Signaling is Important.
Let me say that one of my biggest pet peeves are drivers who do not signal.
A friend of mine recently wrote a facetious post on Facebook about how impressed he was with the fact that so many drivers in Toronto were so energy conscious that they chose not to signal because of the energy it saved.
As a driving instructor, I have often run into negligence and resistance on the part of students with respect to signaling. When training, signaling is something I drill constantly.
I once had a student tell me that his dad told him not to signal because it burns out the taillight faster.
I explained to the student that in most cars, the same filament in the taillight that is used for signaling is also used for the brake light. So even if you fail to signal, the same filament will turn on when you hit the brakes anyway. So you are not saving anything, but you are increasing your chances of someone hitting you.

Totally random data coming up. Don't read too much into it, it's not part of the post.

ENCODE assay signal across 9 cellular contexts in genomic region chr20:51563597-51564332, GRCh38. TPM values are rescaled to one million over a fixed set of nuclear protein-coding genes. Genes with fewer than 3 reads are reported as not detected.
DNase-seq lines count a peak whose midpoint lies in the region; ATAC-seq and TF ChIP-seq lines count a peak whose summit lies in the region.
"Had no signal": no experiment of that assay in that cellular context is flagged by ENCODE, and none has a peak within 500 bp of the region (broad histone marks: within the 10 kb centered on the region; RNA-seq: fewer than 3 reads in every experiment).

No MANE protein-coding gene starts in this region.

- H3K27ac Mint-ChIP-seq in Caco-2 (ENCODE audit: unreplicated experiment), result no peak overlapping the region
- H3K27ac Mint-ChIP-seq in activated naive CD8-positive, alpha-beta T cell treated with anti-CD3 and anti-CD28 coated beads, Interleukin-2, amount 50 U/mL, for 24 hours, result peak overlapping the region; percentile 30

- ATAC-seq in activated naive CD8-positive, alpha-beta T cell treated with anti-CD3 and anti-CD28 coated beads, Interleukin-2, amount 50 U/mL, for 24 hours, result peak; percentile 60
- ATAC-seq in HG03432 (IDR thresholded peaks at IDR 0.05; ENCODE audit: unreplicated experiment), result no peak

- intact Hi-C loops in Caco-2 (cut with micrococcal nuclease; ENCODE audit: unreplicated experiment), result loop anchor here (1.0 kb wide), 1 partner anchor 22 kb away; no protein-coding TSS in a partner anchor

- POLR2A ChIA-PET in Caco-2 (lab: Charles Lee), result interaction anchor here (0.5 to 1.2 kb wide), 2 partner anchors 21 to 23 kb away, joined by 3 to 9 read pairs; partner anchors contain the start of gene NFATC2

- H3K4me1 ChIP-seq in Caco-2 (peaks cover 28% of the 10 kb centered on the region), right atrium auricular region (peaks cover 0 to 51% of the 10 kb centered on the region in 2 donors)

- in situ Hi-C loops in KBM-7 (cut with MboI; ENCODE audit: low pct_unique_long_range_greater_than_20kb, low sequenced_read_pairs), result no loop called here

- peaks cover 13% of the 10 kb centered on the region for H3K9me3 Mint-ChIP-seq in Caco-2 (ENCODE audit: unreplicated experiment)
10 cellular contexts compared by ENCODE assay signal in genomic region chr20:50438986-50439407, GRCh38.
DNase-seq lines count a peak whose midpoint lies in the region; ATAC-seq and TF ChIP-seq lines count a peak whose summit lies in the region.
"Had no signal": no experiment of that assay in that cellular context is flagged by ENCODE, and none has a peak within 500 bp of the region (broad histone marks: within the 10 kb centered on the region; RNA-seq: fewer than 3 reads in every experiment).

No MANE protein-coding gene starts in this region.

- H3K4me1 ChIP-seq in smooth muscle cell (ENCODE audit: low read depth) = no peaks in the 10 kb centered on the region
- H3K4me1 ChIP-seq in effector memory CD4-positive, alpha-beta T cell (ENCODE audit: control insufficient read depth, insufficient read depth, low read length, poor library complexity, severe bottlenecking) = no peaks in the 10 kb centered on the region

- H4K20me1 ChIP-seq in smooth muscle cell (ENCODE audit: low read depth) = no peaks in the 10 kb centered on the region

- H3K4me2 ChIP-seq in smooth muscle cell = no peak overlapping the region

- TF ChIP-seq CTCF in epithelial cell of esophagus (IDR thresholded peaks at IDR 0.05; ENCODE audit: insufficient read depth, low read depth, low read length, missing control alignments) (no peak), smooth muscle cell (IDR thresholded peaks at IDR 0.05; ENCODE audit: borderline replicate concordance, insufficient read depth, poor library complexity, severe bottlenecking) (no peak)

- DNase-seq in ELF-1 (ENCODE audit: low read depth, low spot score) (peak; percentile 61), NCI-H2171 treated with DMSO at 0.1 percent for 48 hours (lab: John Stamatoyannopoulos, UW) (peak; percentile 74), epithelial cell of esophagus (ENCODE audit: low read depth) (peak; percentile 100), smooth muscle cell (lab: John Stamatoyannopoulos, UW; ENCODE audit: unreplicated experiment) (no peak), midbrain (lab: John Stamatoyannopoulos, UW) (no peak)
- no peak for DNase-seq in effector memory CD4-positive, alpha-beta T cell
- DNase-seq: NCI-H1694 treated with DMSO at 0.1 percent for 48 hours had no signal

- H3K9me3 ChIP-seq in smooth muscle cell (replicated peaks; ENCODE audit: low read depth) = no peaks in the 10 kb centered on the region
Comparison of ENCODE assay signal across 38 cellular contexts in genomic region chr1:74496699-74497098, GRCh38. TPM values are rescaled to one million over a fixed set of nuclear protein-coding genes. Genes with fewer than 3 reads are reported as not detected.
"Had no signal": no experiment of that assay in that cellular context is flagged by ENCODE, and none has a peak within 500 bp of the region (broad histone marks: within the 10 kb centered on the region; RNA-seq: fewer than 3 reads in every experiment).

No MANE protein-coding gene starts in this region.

Many cars will go through a 15 year expected lifetime and never need to have any lights replaced. They are designed so that the lights run well below their expected service limits.
In fact, the most likely reason lights burn out are:
- Bad connection in the socket causing the bulb to overheat
- Potholes – the shock causes filaments in the bulb to break
- Water leaking into light pods – can crack the bulb glass
- Defective bulbs
You notice that “excessive signaling” is not on that list. If you are uncertain as to whether you need to signal or not, signaling is usually the best idea. All you are doing is communicating your intentions to everyone around you.
There is no excuse for not signaling, and signaling is just so much safer than not signaling.